Subscribe

NAPLES, Italy — The Navy is now offering some of its junior engineering officers a $50,000 bonus if they sign up for another five years of active-duty service.

In a message released last week detailing the Critical Skills Retention Bonus program, the Navy said the offer is part of its effort to retain an adequate number of officers with certain skills.

"We need to keep a certain number of officers in, so this [bonus] is a means of retaining the right number," said Capt. John Coronado, community manager for the Navy’s Civil Engineer Corps.

The program is open to lieutenants commissioned in the 2006 year group and near the end of their service obligation.

Reservists may also be eligible for the extra cash, but only if they have been approved for active-duty recall and are in the 2006 year group. Officers who have applied for conversion into the engineer corps may also be eligible for the bonus. However, their application will be put on hold until they are actually redesignated as CEC officers.

Although the bonus targets the 03 (lieutenant) pay grade, officials say the program helps meet future 04 (lieutenant commander) force requirements for the corps.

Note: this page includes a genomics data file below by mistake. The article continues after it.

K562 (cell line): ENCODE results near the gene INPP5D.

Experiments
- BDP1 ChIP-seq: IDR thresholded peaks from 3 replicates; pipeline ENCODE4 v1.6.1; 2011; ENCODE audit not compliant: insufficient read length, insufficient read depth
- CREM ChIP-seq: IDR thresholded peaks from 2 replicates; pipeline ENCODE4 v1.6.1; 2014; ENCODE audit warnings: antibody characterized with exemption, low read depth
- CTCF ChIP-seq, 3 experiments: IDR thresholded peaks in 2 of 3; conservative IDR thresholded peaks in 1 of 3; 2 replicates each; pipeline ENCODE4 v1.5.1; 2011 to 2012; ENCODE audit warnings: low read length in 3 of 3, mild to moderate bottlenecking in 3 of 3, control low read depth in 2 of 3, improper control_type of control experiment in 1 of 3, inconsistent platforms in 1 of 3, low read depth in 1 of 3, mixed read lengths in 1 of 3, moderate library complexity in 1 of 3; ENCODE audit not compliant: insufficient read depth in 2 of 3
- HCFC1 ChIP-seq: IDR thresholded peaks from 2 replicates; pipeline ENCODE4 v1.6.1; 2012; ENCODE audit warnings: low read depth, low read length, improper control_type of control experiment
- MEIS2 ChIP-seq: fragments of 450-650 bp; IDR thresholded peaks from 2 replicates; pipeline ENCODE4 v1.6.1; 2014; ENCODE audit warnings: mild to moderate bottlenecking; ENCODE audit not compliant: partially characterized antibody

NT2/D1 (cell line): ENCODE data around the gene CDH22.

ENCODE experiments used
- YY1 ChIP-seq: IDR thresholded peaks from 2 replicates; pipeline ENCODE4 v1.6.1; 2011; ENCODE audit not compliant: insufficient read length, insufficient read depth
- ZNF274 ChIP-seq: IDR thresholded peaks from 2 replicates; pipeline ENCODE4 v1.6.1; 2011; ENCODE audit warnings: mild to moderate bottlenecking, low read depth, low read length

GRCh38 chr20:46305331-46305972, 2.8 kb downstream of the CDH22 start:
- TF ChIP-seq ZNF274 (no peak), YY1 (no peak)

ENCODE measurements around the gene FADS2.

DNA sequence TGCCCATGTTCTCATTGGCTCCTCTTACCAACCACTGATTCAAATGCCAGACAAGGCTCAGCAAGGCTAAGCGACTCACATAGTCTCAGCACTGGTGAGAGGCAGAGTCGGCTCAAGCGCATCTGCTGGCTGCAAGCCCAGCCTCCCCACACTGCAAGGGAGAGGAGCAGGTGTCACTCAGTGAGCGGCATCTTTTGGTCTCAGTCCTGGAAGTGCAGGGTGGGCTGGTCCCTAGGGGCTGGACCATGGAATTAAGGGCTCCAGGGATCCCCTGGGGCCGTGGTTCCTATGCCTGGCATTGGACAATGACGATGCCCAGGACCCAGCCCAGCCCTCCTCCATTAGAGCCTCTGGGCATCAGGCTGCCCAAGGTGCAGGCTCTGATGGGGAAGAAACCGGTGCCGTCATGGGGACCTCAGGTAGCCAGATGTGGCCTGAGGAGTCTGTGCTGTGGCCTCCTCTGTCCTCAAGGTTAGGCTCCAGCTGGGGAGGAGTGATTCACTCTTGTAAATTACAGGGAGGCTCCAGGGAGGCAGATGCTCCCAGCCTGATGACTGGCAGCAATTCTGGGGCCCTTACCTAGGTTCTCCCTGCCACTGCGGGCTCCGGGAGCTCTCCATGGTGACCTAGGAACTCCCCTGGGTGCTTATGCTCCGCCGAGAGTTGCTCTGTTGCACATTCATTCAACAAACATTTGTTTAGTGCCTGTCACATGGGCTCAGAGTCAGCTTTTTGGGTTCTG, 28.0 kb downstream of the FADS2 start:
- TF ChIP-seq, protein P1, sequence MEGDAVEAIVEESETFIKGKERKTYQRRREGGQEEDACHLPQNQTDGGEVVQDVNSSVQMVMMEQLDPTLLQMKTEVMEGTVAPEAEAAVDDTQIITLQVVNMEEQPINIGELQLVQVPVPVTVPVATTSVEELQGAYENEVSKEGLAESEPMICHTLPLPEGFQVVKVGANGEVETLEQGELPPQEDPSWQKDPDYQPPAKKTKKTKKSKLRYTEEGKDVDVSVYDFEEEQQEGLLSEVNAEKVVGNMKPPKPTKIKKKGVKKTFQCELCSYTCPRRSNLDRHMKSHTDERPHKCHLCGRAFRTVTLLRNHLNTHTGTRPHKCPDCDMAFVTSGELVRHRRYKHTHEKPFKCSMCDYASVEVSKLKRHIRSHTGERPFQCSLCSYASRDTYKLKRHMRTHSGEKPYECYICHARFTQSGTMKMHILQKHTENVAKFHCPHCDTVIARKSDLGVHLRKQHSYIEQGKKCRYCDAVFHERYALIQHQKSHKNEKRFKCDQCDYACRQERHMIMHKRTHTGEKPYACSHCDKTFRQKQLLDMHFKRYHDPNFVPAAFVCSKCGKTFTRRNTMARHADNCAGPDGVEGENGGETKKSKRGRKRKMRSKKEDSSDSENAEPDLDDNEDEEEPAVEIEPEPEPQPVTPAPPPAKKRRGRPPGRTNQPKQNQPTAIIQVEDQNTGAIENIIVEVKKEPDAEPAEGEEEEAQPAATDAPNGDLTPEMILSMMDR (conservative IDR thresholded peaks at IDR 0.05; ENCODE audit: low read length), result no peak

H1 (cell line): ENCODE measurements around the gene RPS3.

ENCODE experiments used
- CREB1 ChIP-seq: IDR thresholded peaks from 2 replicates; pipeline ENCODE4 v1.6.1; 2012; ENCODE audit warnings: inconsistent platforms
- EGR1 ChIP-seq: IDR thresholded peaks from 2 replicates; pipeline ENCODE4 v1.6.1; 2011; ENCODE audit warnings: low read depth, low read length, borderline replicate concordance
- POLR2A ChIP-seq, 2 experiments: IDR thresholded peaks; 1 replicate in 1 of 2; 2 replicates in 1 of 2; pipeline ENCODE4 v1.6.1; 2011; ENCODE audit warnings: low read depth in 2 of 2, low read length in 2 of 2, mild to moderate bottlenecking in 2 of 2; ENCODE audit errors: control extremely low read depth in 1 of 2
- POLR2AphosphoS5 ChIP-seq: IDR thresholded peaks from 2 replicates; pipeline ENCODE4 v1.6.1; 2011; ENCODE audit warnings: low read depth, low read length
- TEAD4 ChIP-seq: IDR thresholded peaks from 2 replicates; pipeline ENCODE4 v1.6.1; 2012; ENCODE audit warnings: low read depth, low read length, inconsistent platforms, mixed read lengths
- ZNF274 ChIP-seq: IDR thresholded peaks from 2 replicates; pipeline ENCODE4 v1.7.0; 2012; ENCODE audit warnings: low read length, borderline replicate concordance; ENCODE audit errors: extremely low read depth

"It’s a critical decision point in their career," Coronado said. "These officers come in and their commitment is for four or five years. … Typically at the four-year point, they’re deciding if they want to continue on in the Navy or if they want to get out and pursue something else. … This is a means of retaining the right number."

Only 58 officers will be selected for the bonus this year, Coronado said. Once approved, individuals get a $25,000 lump-sum payment with four succeeding yearly payments of $6,250.

For complete information on the program and how to apply go to the Web site below and click on NAVADMIN 360/09: www.npc.navy.mil/ReferenceLibrary/Messages/


Stripes in 7



around the web


Sign Up for Daily Headlines

Sign-up to receive a daily email of today’s top military news stories from Stars and Stripes and top news outlets from around the world.

Sign up